3 Thus we obtain with p = /α, F f 2 F Lip α f α. This has been, at least partially, observed by many people. If f BMO, then f α BMO, for 0 < α and maxf, g} and minf, g} are in BMO if f, g are in BMO. We haven t noticed the converse observed, but it is true. If F f A f α, then F Lip α. The proof may be found in [2], but as this is not generally available, we give the proof here. Without loss of generality, we may assume F (0) = 0 and consider only cubes centered at the origin since BMO is translation invariant. Suppose that = [ d 2, d 2 ]n and that x on the double of f(x) = 0 outside the double of. One checks that F (f(x)) = F (x ) for x 2, 0 outside the double of. and since f f d 2, one finds d d 2 d 2 F (x ) F dx Ad α, where is the onedimensional cube [ d 2, d 2 ], and by the CampanatoMeyer theorem [4], this proves the result. We can use the lemma to show that there is a close connection between BMO and BMO. Theorem : A real valued function u is in BMO there exists a w BMO such that u = w /w and w + /w u. Proof. If u admits the decomposition, it is clear that u BMO. If we are given a u BMO, it is easy to see that the equation for w leads to a quadratic equation with a solution of w = 2 (u + u 2 + 4). The function F (x) = 2 (x + x 2 + 4) is everywhere differentiable with derivative bounded by. By Lemma, w BMO. Remark. We note that the same proof proves the corresponding result for functions of vanishing mean oscillation, which are defined as is BMO but when the sup is taken over cubes of side r, and the resulting sup goes to 0 as r 0+. Another application of Lemma is to the determination of conditions under which the square of a function belongs to BMO. By Lemma with F (x) = x, it follows that such a function belongs to BMO. We show that more is true. Lemma 2: If f = F (u), F Lip α, u BMO, then x : f(x) F (u ) > λ} c e c 2λ /α / F /α Lip α u. Proof. Because u BMO, by the JohnNirenberg lemma, there are constants c and c 2 such that t : u(t) u > λ} c e c 2λ/ u. Hence, since ( ) /α t : f(t) F (u ) > λ} t : u(t) u λ > F Lip α, we have the inequality t : f(t) F (u ) > λ} c e c 2( λ ) F /α / u Lip α, 3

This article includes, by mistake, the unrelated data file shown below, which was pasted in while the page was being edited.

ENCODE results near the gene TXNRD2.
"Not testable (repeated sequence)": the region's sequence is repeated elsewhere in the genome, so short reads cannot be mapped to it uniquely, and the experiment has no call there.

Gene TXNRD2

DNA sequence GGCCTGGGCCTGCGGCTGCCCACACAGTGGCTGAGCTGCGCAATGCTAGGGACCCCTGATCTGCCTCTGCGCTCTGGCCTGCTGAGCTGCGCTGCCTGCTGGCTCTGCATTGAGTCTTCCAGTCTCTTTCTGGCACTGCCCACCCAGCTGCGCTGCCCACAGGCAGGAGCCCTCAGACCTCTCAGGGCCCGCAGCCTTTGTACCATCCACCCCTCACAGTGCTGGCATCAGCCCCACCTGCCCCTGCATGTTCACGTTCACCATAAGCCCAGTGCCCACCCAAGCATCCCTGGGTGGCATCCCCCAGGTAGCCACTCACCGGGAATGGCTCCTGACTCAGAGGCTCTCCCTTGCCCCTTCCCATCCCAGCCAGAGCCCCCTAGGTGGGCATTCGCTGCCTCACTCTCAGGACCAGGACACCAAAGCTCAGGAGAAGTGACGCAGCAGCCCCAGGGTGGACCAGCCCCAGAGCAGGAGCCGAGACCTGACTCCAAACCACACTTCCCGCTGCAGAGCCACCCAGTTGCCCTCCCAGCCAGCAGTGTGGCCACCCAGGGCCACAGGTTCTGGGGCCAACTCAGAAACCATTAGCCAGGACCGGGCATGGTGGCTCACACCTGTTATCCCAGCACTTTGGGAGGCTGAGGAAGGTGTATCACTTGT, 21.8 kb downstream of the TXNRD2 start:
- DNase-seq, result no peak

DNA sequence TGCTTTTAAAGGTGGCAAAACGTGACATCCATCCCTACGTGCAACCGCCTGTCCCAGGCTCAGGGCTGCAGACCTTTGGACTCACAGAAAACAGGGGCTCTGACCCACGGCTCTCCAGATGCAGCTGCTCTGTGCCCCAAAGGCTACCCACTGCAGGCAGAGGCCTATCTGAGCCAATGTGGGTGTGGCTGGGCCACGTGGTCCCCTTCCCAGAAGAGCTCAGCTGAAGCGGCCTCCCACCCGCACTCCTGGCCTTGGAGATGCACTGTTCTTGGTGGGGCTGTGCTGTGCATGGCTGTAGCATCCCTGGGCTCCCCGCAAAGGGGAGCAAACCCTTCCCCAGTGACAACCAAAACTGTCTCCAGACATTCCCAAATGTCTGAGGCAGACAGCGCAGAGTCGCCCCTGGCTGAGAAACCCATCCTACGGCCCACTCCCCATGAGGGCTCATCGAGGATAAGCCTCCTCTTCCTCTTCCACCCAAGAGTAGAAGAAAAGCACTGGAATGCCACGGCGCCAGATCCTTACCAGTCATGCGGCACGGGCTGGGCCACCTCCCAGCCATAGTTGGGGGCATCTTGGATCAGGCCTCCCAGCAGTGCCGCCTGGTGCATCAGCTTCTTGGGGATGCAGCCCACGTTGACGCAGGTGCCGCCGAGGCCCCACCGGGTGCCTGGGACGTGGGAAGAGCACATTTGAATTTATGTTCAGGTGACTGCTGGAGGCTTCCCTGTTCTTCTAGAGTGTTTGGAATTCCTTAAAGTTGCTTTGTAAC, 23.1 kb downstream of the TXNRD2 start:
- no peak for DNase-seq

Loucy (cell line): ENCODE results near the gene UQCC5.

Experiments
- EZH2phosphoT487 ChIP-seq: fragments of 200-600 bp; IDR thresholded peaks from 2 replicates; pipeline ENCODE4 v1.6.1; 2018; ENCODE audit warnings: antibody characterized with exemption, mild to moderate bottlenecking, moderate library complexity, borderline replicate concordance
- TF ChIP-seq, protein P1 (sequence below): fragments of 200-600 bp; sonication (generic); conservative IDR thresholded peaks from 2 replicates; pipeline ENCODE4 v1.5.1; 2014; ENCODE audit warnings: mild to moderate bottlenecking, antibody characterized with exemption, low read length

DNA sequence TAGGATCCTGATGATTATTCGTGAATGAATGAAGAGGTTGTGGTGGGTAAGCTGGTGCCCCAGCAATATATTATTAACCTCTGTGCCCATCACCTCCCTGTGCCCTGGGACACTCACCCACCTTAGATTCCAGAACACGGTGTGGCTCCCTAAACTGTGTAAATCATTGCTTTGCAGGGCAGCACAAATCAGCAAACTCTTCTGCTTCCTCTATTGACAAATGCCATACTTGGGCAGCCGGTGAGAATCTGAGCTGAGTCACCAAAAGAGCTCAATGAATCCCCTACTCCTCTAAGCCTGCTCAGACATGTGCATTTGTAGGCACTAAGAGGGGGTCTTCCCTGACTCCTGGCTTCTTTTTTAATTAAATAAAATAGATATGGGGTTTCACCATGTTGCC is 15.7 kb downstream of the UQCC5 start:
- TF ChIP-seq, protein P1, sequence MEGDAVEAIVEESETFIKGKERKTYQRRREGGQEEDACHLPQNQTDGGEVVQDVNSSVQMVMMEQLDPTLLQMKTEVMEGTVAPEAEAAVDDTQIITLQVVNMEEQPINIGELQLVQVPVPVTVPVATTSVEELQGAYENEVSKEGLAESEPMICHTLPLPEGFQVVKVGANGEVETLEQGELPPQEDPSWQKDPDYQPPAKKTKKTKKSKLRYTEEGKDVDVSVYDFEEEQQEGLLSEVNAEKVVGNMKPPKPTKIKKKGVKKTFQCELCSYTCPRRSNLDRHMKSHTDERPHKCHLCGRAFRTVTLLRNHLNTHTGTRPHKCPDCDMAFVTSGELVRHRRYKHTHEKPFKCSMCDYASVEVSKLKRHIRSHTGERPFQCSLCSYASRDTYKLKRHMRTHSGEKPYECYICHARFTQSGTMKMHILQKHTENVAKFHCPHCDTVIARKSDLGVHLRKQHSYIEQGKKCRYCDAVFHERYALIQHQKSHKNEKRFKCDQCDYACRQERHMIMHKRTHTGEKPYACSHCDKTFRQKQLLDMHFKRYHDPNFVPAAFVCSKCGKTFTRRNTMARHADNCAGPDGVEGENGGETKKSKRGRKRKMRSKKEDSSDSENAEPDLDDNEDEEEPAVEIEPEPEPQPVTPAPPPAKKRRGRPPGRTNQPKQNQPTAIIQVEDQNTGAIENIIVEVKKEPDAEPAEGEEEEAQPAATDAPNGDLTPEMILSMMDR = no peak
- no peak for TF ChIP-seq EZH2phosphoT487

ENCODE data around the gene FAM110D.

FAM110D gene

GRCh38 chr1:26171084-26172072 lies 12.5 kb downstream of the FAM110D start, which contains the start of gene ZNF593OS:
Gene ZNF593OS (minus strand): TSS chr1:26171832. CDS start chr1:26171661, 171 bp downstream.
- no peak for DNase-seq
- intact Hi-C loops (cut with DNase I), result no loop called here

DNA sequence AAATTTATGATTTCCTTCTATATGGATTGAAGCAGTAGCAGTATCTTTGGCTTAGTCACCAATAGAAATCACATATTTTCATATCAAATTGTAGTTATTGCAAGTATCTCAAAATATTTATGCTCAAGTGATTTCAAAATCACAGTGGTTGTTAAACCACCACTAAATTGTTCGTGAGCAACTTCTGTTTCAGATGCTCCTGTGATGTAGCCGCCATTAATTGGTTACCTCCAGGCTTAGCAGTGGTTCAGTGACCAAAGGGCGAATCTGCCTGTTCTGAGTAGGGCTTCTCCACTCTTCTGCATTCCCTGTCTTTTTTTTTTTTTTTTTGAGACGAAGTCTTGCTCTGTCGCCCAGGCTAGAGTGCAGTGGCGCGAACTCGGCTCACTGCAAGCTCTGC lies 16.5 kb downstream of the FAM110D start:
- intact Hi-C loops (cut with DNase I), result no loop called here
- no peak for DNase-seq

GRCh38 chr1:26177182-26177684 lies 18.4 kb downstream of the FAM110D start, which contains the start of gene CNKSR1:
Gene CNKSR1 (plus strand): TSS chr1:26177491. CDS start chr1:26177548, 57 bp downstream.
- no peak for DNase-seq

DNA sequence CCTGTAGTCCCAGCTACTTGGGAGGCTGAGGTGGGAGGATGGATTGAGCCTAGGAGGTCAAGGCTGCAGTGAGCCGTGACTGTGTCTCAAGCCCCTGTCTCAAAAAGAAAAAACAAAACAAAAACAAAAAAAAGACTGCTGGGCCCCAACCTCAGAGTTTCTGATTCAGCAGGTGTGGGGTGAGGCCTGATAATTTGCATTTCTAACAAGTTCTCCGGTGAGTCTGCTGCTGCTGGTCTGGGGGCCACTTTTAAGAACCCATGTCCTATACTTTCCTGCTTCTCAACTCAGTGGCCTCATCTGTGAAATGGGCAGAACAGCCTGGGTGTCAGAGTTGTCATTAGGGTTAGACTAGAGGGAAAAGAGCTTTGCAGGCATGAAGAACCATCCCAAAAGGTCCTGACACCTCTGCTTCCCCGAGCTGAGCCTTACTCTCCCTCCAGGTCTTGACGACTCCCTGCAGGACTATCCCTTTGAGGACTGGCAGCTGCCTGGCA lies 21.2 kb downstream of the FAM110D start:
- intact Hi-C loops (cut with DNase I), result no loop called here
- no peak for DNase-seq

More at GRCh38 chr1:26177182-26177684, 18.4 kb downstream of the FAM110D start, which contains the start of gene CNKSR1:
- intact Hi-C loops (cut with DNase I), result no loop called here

4 which is the desired result. Corollary : For any ɛ < c 2, e ( ) Lipα u c2 ɛ dx c. ɛ (c 2 ɛ) f(x) F (u ) /α F /α Proof. Let φ(x) = e Ax/α, which is increasing with φ (x) = A α x/α e Ax/α. As long as A is positive, e A f(x) F (u) /α dx = A x : f(x) F (u ) > λ} λ /α e Aλ/α dλ α 0 ( ) A α c 0 e c 2 F /α Lip α u A If we choose A less than the fraction, we can use the fact that α to obtain the above estimate. 0 e ɛλ/α ɛλ /α dλ = 0 e u du = λ /α λ /α dλ. If we modify the choice of φ slightly by putting ψ(x) = e Ax/α, we see that for α, ψ is convex and we can apply Jensen s formula to, p =, f = f(x) F (u ) and if we note that f F (u ) = (f(x) F (u )) f(x) F (u ), we can make the estimate ( ) ψ(2 f F (u ) ) ψ 2 f(x) F (u ) e A2/α f(x) F (u ) /α. We now combine this with Corollary and obtain e A f(x) f /α = e A f(x) F (u )+F (u ) f /α e A2/α f(x) F (u ) /α +A2 /α f F (u ) /α = e A2/α f F (u ) /α e A2/α f(x) F (u ) /α. If we choose A2 /α = (c 2 ɛ)/( F /α Lip α u ), we can estimate this and ( ) e A f(x) f /α c ( c2 ɛ ɛ 4 ) + ψ(2 f F (u ) )